March 2, 2015
AbbVie issued results of the phase II portion
of its phase II/III open-label study of VIEKIRA
PAK and ribavirin (RBV) in genotype 1 chronic
hepatitis C patients with human immunodeficiency
virus type 1 (HIV-1) co-infection. The
study is an ongoing, multi-center, randomized,
open-label study evaluating the efficacy and
safety of VIEKIRA PAK (ombitasvir, paritaprevir,
ritonavir (25/150/100mg once daily) and
dasabuvir (250mg twice daily) with RBV (weight
based dosing of 1000mg or 1200mg per day
divided twice daily) for 12 or 24 weeks in adult
patients with chronic GT1 HCV infection with
or without compensated liver cirrhosis who
also are infected with HIV-1. The study showed
patients co-infected with genotype 1 (GT1)
hepatitis C virus (HCV) and HIV-1 receiving
VIEKIRA PAK and ribavirin (RBV) for 12 weeks or
24 weeks achieved sustained virologic response
rates 12 weeks post-treatment (SVR12) of 94%
(n=29/31) and 91% (n=29/32), respectively. The
SVR12 rates were 91% (n=51/56) for subjects
with HCV GT1a infection and 100% (n=7/7) for
those with HCV GT1b infection. The most common
adverse events occurring in at least 10%
of patients in TURQUOISE-I were fatigue (48%),
insomnia (19%), nausea (17%), headache (16%),
itching (13%), cough (11%), irritability (10%)
and yellowing of the eyes (10%).
February 16, 2015
AbbVie issued results of a phase III study
of ombitasvir/paritaprevir/ritonavir (OBV/
PTV/r) in patients with genotype 1b (GT1b)
chronic hepatitis C virus (HCV) infection in
Japan. The multi-center study was designed to
evaluate the efficacy and safety of 12 weeks of
treatment with OBV/PTV/r in adult Japanese
patients (n=363) with chronic genotype 1b
hepatitis C virus infection. Patients included
those without cirrhosis and with compensated
cirrhosis who were new to therapy (treatment-naive)
or had failed previous treatment with
interferon with or without ribavirin (treatment-experienced).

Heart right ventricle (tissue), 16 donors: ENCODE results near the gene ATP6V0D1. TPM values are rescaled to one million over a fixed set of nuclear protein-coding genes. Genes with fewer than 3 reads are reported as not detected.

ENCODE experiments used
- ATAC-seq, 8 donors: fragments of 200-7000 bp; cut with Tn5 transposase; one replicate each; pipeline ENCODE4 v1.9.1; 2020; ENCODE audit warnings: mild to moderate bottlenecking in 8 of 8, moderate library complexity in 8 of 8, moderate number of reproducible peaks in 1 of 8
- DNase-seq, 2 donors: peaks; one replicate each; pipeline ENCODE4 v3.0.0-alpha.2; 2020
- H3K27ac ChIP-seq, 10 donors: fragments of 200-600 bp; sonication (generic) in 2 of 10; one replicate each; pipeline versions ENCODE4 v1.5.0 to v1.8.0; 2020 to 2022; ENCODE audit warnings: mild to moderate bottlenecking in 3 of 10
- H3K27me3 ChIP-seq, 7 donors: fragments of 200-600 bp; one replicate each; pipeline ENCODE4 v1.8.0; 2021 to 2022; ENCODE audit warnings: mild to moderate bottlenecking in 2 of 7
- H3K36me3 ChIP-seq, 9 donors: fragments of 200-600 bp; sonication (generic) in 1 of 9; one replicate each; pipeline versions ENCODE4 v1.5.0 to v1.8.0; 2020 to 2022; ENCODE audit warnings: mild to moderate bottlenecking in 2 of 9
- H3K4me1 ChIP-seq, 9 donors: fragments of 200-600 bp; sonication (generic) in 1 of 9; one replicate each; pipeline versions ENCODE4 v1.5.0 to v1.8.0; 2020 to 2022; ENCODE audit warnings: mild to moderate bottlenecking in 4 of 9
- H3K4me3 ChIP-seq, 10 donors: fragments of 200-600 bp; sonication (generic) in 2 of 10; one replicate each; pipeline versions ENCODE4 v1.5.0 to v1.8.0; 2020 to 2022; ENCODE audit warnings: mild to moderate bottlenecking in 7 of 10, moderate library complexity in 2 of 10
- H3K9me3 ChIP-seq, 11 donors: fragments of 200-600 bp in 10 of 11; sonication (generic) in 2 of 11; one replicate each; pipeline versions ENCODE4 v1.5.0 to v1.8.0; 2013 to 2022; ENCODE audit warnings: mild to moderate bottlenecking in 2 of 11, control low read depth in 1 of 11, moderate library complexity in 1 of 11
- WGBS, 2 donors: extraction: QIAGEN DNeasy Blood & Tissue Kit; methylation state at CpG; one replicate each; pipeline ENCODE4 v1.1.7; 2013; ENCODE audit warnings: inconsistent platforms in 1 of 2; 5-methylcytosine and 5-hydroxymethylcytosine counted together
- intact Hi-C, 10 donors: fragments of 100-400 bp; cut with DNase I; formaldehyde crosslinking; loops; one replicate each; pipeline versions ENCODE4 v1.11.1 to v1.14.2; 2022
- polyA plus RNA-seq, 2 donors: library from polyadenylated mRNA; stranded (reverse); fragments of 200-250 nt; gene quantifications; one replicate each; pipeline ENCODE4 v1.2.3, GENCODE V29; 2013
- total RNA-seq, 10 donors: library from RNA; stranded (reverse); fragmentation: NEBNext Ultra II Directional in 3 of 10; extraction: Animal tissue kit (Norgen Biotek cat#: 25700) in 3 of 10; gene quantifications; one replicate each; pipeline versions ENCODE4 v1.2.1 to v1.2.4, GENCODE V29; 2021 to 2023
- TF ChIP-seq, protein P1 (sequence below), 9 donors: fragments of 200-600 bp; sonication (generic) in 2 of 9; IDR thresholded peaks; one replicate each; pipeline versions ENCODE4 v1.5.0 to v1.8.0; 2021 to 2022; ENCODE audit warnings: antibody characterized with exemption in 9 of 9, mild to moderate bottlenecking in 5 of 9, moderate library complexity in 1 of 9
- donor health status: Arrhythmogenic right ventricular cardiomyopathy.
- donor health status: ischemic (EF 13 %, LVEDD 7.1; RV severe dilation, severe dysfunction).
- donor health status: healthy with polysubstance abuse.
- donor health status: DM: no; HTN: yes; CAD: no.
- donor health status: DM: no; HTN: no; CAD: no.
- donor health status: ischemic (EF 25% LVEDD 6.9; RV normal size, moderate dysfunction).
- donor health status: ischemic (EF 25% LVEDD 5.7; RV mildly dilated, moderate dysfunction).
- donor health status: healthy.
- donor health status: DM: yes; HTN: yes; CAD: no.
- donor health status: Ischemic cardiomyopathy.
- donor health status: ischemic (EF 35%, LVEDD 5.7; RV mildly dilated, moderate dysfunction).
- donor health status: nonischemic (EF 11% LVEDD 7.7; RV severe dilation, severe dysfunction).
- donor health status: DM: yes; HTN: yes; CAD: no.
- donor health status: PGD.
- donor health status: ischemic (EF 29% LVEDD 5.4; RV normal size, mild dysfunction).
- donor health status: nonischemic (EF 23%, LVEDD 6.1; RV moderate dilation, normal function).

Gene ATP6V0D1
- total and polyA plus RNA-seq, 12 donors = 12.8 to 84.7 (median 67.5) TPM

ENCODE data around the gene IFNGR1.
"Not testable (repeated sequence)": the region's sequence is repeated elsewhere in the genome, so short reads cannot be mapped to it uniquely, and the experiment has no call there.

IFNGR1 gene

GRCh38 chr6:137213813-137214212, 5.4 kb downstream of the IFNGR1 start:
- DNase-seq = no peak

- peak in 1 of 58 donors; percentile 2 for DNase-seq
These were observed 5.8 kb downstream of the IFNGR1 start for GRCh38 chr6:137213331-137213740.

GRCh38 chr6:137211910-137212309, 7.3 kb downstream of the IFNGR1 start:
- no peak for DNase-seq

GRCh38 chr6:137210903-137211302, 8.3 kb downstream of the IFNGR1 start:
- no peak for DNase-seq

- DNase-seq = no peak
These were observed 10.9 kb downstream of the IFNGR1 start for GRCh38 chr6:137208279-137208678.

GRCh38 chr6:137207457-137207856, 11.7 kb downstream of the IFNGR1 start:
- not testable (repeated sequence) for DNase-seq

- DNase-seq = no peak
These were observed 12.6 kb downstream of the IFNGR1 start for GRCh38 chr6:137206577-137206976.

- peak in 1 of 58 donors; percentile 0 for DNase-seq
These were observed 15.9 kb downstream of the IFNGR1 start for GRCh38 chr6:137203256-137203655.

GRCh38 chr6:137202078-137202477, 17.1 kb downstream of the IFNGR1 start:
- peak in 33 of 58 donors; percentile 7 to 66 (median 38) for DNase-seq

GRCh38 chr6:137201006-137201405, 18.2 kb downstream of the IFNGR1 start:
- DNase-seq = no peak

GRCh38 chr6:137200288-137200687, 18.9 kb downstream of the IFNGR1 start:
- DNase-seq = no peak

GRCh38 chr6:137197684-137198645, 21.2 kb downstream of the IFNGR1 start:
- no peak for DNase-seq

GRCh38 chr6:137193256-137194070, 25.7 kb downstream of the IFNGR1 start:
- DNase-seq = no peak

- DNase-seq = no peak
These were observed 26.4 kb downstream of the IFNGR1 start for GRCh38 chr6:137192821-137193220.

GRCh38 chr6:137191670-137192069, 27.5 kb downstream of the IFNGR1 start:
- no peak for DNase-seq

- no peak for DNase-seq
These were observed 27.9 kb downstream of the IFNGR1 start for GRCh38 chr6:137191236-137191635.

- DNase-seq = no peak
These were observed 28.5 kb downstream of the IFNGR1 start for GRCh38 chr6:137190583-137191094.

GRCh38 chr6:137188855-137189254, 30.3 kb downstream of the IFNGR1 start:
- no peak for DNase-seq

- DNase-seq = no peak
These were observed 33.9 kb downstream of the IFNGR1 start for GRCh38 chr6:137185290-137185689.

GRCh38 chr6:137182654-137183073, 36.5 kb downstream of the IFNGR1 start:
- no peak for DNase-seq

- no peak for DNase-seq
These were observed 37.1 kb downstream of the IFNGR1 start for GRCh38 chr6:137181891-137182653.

The study consists of two
sub-studies. Sub-study one included patients
without cirrhosis randomized to OBV/PTV/r or
placebo. Sub-study two included patients with
compensated cirrhosis, who received openlabel
treatment with OBV/PTV/r. The primary
endpoint of the GIFT-I study was achieved,
demonstrating a 95% (n=106/112) sustained
virologic response rate at 12 weeks post treatment
(SVR12) in the sub-group of previously
untreated, non-cirrhotic adult GT1b Japanese
patients who were eligible for therapy with
interferon (IFN) and had a high viral load. In
patients without cirrhosis, the most commonly
reported adverse events in the treatment arm
were nasopharyngitis (16.7% OBV/PTV/r v.
13.2% placebo), headache (8.8% OBV/PTV/r v.
9.4% placebo) and oedema peripheral (5.1%
OBV/PTV/r v. 0% placebo). Two patients without
cirrhosis (0.9%) discontinued treatment due
to adverse events. Within the primary efficacy
patient population, there were no on-treatment
virologic failures and 2.8% of patients (n=3/109)
experienced relapse. A local regulatory submission
is anticipated in the first quarter of 2015.
December 1, 2014
Merck issued results from a phase II
clinical trial evaluating grazoprevir/elbasvir
(MK-5172/MK-8742) with or without ribavirin
(RBV) in treatment-naïve and previously-treated
patients with chronic hepatitis C virus (HCV)
genotype 1 (GT1) infection. The study was a
randomized, dose response, parallel-group,
multiple-site, double-blind clinical trial. A total
of 471 patients with chronic HCV GT1 infection
with HCV RNA levels of =10,000IU/mL were
enrolled and randomized across 16 arms. The
patients include hard-to-cure sub-populations,
including treatment-naïve patients with liver
cirrhosis (12- and 18-week arms, with and without
RBV) and prior-null responder patients with